Reciprocity: when will Christmas be celebrated in a mosque?
With the Vatican promoting Islamic finance, this is hardly a surprise. The dhimmi elements in the Roman Catholic hierarchy appear to be quite firmly entrenched.
“Archbishop Nichols defends use of chapel for event marking Mohammed’s birthday,” by Damian Thompson in his Telegraph blog, March 12 (thanks to Tom):
The Archbishop of Birmingham, Vincent Nichols, has defended the use of a Catholic university college chapel for an event marking the birthday of Mohammed. Unbelieveable, I know. But here it is:
In a statement issued today, Thursday 12 March, Peter Jennings, Press Secretary to the Most Reverend Vincent Nichols, Archbishop of Birmingham, and the Archdiocese of Birmingham, said: “The chapel at Newman University College, Birmingham, was properly prepared for this event which consisted of two talks and a discussion of an interfaith nature.”
Mr Jennings added: “Christian/Muslin [sic] dialogue is an important part of the Catholic Church’s agenda. College authorities were fully aware of what was taking place.”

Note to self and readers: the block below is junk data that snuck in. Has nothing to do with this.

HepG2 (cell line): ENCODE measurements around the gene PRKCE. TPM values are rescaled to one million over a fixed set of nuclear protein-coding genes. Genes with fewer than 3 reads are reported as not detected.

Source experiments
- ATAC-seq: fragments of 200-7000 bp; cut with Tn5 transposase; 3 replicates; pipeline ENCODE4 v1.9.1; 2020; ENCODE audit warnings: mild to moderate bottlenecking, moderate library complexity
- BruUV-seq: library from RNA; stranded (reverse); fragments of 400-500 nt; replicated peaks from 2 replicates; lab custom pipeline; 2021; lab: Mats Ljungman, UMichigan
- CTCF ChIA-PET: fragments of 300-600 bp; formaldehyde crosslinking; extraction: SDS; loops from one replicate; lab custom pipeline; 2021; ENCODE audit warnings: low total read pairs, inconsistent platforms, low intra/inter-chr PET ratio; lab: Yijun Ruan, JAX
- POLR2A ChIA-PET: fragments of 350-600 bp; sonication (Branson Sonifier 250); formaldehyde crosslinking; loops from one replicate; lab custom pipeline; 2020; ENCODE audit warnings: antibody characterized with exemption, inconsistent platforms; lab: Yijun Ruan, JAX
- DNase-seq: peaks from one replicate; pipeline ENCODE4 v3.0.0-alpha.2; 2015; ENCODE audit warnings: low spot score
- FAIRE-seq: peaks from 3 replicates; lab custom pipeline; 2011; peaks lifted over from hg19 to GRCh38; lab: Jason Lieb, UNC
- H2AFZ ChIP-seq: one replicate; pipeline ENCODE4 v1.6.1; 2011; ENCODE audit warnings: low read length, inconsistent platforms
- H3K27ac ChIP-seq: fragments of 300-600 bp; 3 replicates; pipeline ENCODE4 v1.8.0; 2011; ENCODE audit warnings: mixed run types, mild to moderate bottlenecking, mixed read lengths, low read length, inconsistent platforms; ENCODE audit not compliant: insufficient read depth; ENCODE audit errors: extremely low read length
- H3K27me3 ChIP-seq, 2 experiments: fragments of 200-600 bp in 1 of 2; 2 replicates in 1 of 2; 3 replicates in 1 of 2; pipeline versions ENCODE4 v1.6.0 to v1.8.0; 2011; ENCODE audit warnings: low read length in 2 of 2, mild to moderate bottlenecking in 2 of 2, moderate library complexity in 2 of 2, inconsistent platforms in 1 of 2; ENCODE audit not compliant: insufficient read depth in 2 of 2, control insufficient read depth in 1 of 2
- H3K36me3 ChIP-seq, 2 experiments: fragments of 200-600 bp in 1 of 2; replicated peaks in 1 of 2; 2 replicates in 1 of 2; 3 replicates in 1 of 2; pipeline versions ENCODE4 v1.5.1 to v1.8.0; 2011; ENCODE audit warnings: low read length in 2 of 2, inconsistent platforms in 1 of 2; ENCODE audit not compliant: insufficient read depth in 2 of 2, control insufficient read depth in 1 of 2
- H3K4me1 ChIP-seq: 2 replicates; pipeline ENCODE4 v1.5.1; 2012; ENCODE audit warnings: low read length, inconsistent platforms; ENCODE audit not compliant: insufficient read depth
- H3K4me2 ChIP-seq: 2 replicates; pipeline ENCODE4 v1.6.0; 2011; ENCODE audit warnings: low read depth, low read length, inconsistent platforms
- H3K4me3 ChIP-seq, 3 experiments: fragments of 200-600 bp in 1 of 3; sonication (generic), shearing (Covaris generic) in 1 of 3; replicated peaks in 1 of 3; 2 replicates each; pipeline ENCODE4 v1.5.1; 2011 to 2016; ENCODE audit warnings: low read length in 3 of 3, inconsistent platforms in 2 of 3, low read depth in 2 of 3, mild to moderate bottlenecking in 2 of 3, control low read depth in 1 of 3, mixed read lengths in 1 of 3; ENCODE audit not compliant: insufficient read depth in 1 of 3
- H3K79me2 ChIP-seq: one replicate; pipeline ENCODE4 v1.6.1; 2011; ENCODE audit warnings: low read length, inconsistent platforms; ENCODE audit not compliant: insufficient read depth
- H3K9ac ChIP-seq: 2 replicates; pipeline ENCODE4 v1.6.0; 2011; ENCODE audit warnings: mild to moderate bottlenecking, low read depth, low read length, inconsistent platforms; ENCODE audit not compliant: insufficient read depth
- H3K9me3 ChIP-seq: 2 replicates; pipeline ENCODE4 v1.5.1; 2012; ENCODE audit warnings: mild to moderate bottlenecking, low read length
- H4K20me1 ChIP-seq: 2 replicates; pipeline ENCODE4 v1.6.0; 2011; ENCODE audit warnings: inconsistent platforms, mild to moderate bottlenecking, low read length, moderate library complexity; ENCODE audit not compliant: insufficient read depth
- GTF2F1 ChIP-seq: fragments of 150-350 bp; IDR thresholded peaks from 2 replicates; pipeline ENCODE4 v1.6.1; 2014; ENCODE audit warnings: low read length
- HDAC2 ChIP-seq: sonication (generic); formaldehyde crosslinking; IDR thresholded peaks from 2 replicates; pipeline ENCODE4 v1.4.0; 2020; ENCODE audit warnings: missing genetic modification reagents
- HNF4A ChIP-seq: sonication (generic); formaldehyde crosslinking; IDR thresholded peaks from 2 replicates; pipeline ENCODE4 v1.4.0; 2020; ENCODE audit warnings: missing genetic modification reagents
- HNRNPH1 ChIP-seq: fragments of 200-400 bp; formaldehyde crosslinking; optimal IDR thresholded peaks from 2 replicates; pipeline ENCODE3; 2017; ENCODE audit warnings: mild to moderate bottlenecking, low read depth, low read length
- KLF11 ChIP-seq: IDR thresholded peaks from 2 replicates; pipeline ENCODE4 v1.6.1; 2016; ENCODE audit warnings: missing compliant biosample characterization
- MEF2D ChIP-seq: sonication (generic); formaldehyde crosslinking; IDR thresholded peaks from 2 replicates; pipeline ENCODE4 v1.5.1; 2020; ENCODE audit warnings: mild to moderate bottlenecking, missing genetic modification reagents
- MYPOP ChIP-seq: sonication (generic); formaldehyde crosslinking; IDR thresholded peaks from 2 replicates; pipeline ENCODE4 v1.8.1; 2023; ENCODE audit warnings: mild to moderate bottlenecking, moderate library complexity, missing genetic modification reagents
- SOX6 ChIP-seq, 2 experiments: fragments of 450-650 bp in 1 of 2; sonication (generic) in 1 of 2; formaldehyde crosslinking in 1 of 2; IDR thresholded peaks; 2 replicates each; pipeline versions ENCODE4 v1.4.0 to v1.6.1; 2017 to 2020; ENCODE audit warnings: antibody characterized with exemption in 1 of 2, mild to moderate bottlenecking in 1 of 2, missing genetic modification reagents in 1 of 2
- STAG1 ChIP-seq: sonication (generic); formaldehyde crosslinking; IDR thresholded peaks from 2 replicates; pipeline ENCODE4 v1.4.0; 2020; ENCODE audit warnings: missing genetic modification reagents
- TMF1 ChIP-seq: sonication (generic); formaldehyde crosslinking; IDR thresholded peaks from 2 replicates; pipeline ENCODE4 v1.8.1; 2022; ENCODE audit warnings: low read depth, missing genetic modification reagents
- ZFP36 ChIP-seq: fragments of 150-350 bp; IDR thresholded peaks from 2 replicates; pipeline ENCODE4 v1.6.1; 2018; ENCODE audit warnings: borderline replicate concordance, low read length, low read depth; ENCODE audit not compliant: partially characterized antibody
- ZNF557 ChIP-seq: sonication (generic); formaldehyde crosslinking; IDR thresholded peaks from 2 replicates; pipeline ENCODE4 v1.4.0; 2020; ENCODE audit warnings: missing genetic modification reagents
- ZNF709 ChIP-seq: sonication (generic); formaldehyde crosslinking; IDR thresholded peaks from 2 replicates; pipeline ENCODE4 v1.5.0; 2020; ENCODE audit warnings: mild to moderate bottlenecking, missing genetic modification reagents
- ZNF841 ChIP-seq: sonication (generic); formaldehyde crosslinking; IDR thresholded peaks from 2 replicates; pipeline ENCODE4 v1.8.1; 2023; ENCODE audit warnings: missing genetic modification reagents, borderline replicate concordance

I’m baffled. Last night I reported on this disturbing event, organised by the college’s Islamic Society and sanctioned by its politically correct chaplaincy team. I know that priests in Birmingham archdiocese are outraged by what happened. Archbishop Nichols could so easily have distanced himself from this, but he hasn’t. If, against the odds, he is named as the next Archbishop of Westminster, his failure to speak out now will haunt him.
Yet perhaps this astounding act of naivete has not met with approval at the highest levels:
As I noted this morning, Italian journalist Paolo Roderi has named Bishop Bernard Longley, auxiliary in Westminster, as the man chosen by the Pope to succeed +Cormac. But only last night Roderi was claiming that Benedict XVI was leaning towards Vincent Nichols, which implies that the Pope had a last-minute change of heart. If so, can you blame him? This response to an event that has enormously upset devout Catholics is inadequate, and that’s putting it politely.
Oriana Fallaci had immense respect and admiration for Benedict XVI, for his awareness of the plight of Europe and the nature of Islamic supremacism and jihad. I hope we will someday see her hope in him borne out by his actions.